1. IrvineRenter

      “The 38% unemployed in real estate related professions, they should have seen this coming. They could have made the decision 8, 9, 10 years ago to change professions and/or get a better more profitable education.”

      Perhaps you can get out your crystal ball and tell us what industry is going to implode 10 years from now so those people can rethink their professional training.

      1. architectdave

        Guess I should have had my crystal ball out 10 years ago when getting an architecture degree. I apparently also should have known then as a wet-behind-the-ears college student that we were in the midst of the most unprecedented building boom and subsequent bust in our nation’s history and that architects and contractors would be irrelevant 10 years later. I could then go back 5-6 more years in time and “rethink” my choice of educational path with the help of all sorts of other guidance counselors who themselves had a crystal ball to predict a building industry bust in 2008.

        1. Planet Reality

          It was a sunk cost 6 years ago, and it’s a sunk cost now. If you need to move on, the faster you do the better. It will be a sunk cost next week as well.

        2. Normally Silent Observer

          Reality is that the unemployment rate for college educated workers barely went above 5% even at the peak of the recession. The general 10% figure doesn’t really show the lack of true impact to the upper and upper-middle class.

          The standard post of very general fact followed up by outrageous conclusion from the general fact gets everyone up in arms every time. This time PR took it way out of reality by insinuating that despite an entire world being caught with its pants down, construction workers should have been smart enough to identify the end of the housing bubble. There is a reason the moniker is Planet Reality… because it ain’t reality on this planet.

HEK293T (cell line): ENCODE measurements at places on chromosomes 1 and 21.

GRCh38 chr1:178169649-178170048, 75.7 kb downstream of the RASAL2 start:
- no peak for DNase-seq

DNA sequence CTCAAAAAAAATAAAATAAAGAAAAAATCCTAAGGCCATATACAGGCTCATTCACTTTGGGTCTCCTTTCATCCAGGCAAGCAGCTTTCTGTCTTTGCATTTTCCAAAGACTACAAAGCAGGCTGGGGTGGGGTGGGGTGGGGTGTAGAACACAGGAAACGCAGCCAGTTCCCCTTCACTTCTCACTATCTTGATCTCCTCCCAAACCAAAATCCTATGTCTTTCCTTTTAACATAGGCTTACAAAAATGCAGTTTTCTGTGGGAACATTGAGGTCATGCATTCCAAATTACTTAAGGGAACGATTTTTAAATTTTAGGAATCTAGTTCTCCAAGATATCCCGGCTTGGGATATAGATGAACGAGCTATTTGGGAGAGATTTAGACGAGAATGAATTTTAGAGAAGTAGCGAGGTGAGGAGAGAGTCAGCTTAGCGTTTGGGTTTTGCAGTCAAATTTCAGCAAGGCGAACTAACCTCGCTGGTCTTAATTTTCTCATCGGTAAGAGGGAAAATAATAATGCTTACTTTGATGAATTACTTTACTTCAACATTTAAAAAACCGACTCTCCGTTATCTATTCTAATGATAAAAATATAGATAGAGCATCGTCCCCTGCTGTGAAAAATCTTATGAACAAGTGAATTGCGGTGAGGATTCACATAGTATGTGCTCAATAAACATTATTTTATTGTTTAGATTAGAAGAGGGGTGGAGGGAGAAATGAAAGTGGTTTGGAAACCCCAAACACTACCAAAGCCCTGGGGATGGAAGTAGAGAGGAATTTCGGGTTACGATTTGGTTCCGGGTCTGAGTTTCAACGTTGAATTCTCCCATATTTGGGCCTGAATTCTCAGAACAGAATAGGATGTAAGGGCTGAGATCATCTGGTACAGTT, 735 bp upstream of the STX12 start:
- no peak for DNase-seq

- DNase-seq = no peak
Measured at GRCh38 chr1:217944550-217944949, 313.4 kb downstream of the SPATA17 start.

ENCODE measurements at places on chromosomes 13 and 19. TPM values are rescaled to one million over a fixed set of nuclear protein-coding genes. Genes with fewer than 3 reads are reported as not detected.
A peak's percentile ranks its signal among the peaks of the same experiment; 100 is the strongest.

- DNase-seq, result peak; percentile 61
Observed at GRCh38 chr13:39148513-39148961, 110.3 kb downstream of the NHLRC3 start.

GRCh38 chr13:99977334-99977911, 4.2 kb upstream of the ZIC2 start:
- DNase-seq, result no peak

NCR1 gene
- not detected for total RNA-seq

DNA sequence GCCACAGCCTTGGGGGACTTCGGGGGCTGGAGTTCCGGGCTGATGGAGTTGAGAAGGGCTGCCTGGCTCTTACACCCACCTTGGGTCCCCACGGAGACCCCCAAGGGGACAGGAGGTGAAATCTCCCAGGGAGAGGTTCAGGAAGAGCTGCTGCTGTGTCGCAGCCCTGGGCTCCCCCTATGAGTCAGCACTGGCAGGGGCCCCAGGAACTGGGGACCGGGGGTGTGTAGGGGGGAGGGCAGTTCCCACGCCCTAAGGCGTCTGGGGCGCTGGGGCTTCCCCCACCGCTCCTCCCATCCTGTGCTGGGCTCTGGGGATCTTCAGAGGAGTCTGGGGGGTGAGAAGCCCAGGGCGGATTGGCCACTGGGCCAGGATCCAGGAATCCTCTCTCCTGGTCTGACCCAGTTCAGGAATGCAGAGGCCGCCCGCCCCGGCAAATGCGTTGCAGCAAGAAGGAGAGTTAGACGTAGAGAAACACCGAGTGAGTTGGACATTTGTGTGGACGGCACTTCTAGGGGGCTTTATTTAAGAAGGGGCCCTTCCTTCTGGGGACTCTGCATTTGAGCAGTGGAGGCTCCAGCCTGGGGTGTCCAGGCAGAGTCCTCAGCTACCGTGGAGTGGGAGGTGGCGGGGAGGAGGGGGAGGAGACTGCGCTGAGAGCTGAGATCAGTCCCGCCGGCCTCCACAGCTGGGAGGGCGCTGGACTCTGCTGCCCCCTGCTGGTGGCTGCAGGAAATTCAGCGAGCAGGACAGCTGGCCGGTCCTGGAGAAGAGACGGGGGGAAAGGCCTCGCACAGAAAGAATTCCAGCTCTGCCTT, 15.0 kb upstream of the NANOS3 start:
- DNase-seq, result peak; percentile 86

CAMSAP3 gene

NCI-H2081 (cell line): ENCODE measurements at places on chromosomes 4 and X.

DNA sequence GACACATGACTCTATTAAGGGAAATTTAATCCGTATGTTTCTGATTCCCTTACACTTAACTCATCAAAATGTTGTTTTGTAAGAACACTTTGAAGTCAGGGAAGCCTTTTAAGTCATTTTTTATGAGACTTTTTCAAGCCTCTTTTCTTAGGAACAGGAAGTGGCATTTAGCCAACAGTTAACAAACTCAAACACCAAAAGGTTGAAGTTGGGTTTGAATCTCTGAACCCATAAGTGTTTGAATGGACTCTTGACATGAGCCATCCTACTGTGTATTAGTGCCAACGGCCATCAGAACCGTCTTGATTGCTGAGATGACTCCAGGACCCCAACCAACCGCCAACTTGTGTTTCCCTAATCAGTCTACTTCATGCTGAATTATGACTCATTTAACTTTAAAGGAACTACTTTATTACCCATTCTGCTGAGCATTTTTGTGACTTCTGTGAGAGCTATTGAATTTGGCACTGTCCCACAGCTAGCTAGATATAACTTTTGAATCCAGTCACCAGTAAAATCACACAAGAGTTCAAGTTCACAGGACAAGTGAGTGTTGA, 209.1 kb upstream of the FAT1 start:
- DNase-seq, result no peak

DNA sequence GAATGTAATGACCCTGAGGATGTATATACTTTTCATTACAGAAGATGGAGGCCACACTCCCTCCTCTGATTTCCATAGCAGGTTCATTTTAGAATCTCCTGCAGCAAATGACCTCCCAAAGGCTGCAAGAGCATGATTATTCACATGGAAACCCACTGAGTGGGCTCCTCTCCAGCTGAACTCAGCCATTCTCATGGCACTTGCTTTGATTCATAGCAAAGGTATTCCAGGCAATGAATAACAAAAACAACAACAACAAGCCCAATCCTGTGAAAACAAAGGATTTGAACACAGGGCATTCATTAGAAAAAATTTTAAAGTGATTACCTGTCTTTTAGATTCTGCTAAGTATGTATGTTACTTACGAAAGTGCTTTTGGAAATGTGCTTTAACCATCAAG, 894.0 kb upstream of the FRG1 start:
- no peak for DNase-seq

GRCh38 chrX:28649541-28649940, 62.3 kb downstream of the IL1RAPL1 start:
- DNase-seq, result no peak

1. Planet Reality

            I never said construction workers, I said real estate related and I was focusing on those with college degrees. However construction workers have now had 5 years to adapt.

            In any event you solidified my point. There is very low unemployment at the higher end.

        3. PasadenaGal

          Glad I saw your comment. I have a friend who is thinking of either going into architecture or environmental design. She is considering Otis or Art Center ( with huge loans to be taken on). Just wondering if this is a wise decision right now and what, if any, jobs are out there in the Los Angeles area. Any advice would be fantastic, Dave, thanks!

          1. Pascal

            Tell her to go into stripping. She can make $100k+/year and pay no taxes. By the time she is too old to strip, she will have been able to put away enough money to retire, assuming she puts away the savings due to not paying taxes.

            I can’t speak for Dave, but I believe that by the time your friend graduates, she will be fine. There will always be a need for architects. Of course, it’s like lawyers… if she’s good at what she does, she will do fine. Finally, you can’t buy the satisfaction of doing a job you enjoy doing.

            Bottom line is, if she wants to go into architecture mainly for the money, I would reconsider, otherwise, I believe she will be fine.

            Or again she could strip.

          2. OverKill

            Even during the good times, architectural jobs were hard to find. My friend (who went to school for architecture) eventually ended up in construction management instead.

      2. Planet Reality

        You didn’t think there was going to be a real estate collapse in the 2001-2004 time frame? When did you figure it out? Even if it took until 2006 to figure out that’s still almost 6 years to make a change.

        My crystal ball is screaming disaster for Las Vegas 10 years from now. Higher energy cost, water cost, and substitution in entertainment consumption behavior.

        1. architectdave

          I did figure it out in plenty of time, that’s why I now own a profitable business in a completely different industry now in 2011. It’s easier for some construction industry folks to make training/skill shifts since it doesn’t take as much effort and time to become say, a mason, or even a real estate agent, as it does to become an architect or engineer. But to make decisions based on speculation of circumstances 10 years in the future isn’t easy to do.

        2. Normally Silent Observer

          Unfortunately, that crystal ball prediction is not going to come true. Vegas is already repositioning itself as it does every time the economy or gambling demand cycle changes. They are now catering to the 20-something crowd and establishing themselves to be the top spot for their adult entertainment. They are cultivating their market for the next 50 years. Despite a recession, increased competition and a decrease in gambling revenue, the casinos are recovering. Vegas will be just fine.

          1. Planet Reality

            Your crystal ball must be more fine tuned than mine.

            Let it ride, baby! Go all in on Vegas.